enter image description here

I am having a trouble reading chords with four-noted beams.

Do they divide up in half as marked in the picture?

And also, the score is in non-SATB setting, I assume it is because "Harp" is written by the score.

What is the difference between SATB and non-SATB setting?

  • 1
    "What is the difference between SATB and non-SATB setting?": If you don't know the answer to this question then how do you know that "the score is in non-SATB setting"?
    – phoog
    Commented May 30 at 2:46
  • 1
    Also, the question isn't entirely clear -- I can't figure out exactly what the difficulty is. What do you mean by "divide up in half"? Are you trying to determine how this piece should be played, or are you trying to identify the chords for harmonic analysis?
    – phoog
    Commented May 30 at 17:44
  • Do you mean read or play? Your reading seems right based on the red boxes and the chord symbols, meaning you have read the notes and analyzed sensible chord identities. Commented May 30 at 19:02
  • I disagree with that Roman numeral analysis. If that’s what’s confusing you, then I’d say you’re right to be confused. Commented May 31 at 15:58
  • @ToddWilcox what do you disagree with? It looks okay to me.
    – phoog
    Commented May 31 at 17:17

3 Answers 3


I'll give an even simpler answer:

These are eighth notes:

four eighth notes, beamed in pairs

So are these:

four eighth notes connected by a single beam

They're all eighth notes because they have only one (horizontal) beam line. Even though they look different, they would sound the same. Each note is half the length of a quarter note.

Similarly, these are sixteenth notes:

four sixteenth notes, beamed in pairs

... and so are these:

four sixteenth notes, connected by a single beam

... because they all have two beams.

And also, the score is in non-SATB setting, I assume it is because "Harp" is written by the score. What is the difference between SATB and non-SATB setting?

Yes, this appears to be harp music. "SATB" stands for "Soprano, Alto, Tenor, Bass," common sections within a vocal choir. Music for a four-part choir might be written with four individual staves, or it might be compressed onto two staves (the "grand staff," like piano music) to save space, as is often done in hymnals. When written this way, we usually make it easy to see which part is which by making the stems point up for the top voice in each of the two clefs and down for the lower voice:

enter image description here

You can spot this kind of music, that has individual "voices," by these differently-pointing stems, but also by connecting the dots to see the lines: in my example, every voice moves up or down by only one step at a time, and this helps us hear its notes as a melody of its own.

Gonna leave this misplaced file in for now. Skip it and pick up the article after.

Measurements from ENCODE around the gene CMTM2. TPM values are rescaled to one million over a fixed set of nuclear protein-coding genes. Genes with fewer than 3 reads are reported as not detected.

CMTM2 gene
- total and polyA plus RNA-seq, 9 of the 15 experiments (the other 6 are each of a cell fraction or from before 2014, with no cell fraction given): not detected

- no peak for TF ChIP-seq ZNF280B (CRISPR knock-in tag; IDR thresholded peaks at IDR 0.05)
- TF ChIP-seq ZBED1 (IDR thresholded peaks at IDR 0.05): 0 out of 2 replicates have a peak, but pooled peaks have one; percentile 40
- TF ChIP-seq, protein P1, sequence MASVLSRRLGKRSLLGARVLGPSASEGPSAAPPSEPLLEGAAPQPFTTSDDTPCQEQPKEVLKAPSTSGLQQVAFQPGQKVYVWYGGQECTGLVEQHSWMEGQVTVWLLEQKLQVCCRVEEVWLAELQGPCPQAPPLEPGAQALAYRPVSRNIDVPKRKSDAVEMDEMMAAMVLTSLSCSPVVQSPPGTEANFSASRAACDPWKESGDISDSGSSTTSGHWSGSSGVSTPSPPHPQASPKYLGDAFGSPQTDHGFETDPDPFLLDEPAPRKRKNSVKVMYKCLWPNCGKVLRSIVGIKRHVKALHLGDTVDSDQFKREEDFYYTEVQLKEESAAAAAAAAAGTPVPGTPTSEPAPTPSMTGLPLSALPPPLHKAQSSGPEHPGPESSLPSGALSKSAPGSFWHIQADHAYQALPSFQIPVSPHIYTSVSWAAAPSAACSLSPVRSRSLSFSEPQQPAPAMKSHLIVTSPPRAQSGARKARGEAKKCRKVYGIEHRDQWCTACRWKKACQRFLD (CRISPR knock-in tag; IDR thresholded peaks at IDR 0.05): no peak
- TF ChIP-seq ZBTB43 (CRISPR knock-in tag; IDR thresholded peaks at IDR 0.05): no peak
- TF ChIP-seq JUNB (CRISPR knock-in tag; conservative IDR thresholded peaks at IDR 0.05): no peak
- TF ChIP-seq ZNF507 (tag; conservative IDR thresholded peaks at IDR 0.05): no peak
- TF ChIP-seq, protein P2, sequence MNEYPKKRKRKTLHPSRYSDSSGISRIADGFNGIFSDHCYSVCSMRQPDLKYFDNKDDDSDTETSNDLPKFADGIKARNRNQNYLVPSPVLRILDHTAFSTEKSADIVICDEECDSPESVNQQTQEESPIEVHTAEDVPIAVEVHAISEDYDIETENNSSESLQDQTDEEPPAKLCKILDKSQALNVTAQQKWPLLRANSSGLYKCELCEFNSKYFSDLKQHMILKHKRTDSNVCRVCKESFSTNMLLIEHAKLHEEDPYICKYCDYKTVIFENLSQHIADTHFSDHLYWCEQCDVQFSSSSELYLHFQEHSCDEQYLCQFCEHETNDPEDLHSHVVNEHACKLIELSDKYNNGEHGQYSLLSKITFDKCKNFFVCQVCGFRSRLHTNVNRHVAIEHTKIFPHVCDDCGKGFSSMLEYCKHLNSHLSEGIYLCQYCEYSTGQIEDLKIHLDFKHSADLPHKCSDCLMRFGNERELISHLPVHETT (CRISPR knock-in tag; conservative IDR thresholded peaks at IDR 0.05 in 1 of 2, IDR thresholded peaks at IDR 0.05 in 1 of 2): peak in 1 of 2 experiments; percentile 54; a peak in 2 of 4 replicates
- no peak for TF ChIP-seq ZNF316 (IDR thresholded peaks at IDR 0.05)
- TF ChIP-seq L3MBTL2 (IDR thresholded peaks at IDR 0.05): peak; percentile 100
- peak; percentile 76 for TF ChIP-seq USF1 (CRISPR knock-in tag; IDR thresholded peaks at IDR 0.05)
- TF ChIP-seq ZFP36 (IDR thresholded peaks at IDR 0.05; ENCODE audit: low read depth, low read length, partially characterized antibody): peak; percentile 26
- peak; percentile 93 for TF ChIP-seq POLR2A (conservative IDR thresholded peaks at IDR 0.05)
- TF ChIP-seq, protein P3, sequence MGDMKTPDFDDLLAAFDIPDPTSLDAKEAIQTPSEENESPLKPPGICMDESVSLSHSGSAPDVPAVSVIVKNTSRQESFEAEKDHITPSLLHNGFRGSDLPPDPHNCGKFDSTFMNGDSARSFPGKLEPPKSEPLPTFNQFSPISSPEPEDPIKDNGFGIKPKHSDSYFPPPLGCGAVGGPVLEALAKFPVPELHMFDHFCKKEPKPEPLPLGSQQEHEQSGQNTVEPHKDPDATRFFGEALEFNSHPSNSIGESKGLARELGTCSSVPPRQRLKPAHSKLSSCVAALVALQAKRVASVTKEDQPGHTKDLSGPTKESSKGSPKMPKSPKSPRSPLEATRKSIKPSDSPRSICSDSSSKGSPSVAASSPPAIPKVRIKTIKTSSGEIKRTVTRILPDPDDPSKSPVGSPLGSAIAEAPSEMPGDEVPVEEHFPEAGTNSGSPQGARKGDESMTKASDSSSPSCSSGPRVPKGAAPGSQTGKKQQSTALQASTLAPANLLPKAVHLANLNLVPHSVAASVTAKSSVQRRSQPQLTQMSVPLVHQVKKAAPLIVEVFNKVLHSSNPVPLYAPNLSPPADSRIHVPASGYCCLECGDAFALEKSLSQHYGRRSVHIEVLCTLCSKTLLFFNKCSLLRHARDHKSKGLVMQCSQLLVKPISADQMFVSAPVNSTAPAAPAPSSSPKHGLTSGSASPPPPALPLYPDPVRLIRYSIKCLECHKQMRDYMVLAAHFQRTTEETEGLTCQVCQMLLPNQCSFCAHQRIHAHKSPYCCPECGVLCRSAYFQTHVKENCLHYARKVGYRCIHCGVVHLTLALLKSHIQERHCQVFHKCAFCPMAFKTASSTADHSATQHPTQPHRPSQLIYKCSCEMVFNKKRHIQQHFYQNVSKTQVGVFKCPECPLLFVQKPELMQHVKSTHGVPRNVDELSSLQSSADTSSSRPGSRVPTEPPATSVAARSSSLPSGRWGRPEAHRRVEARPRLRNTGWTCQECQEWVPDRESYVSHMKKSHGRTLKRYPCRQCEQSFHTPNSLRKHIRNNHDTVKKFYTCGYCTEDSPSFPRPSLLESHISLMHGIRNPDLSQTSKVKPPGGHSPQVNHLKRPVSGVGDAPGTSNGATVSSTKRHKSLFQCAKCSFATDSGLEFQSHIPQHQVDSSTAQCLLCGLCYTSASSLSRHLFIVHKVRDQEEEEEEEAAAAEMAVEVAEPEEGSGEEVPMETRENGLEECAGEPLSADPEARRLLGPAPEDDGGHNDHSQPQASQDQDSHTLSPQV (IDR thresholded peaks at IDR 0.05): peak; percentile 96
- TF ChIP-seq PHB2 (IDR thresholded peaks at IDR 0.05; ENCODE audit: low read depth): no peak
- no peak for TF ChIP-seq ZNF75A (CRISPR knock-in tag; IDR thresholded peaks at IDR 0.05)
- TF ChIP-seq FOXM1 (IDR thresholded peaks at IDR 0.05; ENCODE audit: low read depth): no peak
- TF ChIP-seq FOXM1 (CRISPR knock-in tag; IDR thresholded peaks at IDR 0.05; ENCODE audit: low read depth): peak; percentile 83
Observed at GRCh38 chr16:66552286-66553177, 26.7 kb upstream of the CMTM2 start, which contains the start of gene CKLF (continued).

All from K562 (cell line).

But music that isn't written for choir doesn't always have four parts. Harp, like piano, uses the grand staff to easily notate its wide range. There's no reason for it to use four-part writing. Sometimes harps or pianos play only one note at a time and sometimes chords. The notes are arranged on the clefs based on their pitch or sometimes by which hand is supposed to play them. Sometimes instruments might also play music that contains multiple "lines," like choir music, and it's common in these cases to use those different-pointing stems to show the melodic relationships. Even if it does this for a while, though, there's no reason it has to stay that way throughout.


A chord change may come at any time (even mid-beat, though that isn't exactly common). The notes are grouped to the beams based on timing (first and second beat: one beam, third and fourth beat: one beam, if they're eighths), not on chord changes. Each frame you made contains notes from one beat.

From the notes, it looks to me that the first two frames are each a different chord, and the second two frames are one and the same chord. I'm sure you can figure out which chords they are.


It took me a while, but I think I understand your confusion.

The eighth notes are beamed into groups of four eighth notes per beamed group.

If you though beam group is meant to group notes by chord, then this grouping could be confusing, because there are two chord per beamed group in the first pick up measure. But the second measure, the first full measure of four beats, has two chords Eb: I IV6/4, which are arpeggiated, and grouped with four eighths beamed which matches up with the chord changes. There is a mix of beaming to chord change groupings.

The beam grouping is not about grouping chords, but about grouping rhythm. Grouping four eighths in 4/4 time helps to see the measure divided in half. Sixteenths will be grouped into fours to show how four sixteenths comprise one beat. Within those rhythmic groupings there may or may not be chord changes.

What is the difference between SATB and non-SATB setting?

There isn't really a difference in terms of grouping, but some vocal music uses beams only per sung syllable of text. That type of notation will seem to have lots of unbeamed eighth notes, but it's because each eighth is for a separate syllable of text.

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